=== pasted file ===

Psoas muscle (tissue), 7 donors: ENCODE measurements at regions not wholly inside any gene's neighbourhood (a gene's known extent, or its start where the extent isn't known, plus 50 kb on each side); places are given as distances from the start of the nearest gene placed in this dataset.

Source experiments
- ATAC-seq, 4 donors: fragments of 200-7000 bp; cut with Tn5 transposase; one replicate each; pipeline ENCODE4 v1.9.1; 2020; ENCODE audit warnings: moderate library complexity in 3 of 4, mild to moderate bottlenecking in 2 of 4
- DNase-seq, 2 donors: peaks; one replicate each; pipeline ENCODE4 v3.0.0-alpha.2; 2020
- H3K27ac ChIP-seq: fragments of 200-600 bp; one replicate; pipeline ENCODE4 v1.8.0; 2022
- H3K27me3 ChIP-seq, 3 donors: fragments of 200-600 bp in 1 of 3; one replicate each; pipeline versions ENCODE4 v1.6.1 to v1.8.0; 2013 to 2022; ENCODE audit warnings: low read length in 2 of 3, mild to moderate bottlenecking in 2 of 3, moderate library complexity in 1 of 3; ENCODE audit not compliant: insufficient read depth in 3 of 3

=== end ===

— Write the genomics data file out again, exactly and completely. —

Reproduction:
Psoas muscle (tissue), 7 donors: ENCODE measurements at regions not wholly inside any gene's neighbourhood (a gene's known extent, or its start where the extent isn't known, plus 50 kb on each side); places are given as distances from the start of the nearest gene placed in this dataset.

Source experiments
- ATAC-seq, 4 donors: fragments of 200-7000 bp; cut with Tn5 transposase; one replicate each; pipeline ENCODE4 v1.9.1; 2020; ENCODE audit warnings: moderate library complexity in 3 of 4, mild to moderate bottlenecking in 2 of 4
- DNase-seq, 2 donors: peaks; one replicate each; pipeline ENCODE4 v3.0.0-alpha.2; 2020
- H3K27ac ChIP-seq: fragments of 200-600 bp; one replicate; pipeline ENCODE4 v1.8.0; 2022
- H3K27me3 ChIP-seq, 3 donors: fragments of 200-600 bp in 1 of 3; one replicate each; pipeline versions ENCODE4 v1.6.1 to v1.8.0; 2013 to 2022; ENCODE audit warnings: low read length in 2 of 3, mild to moderate bottlenecking in 2 of 3, moderate library complexity in 1 of 3; ENCODE audit not compliant: insufficient read depth in 3 of 3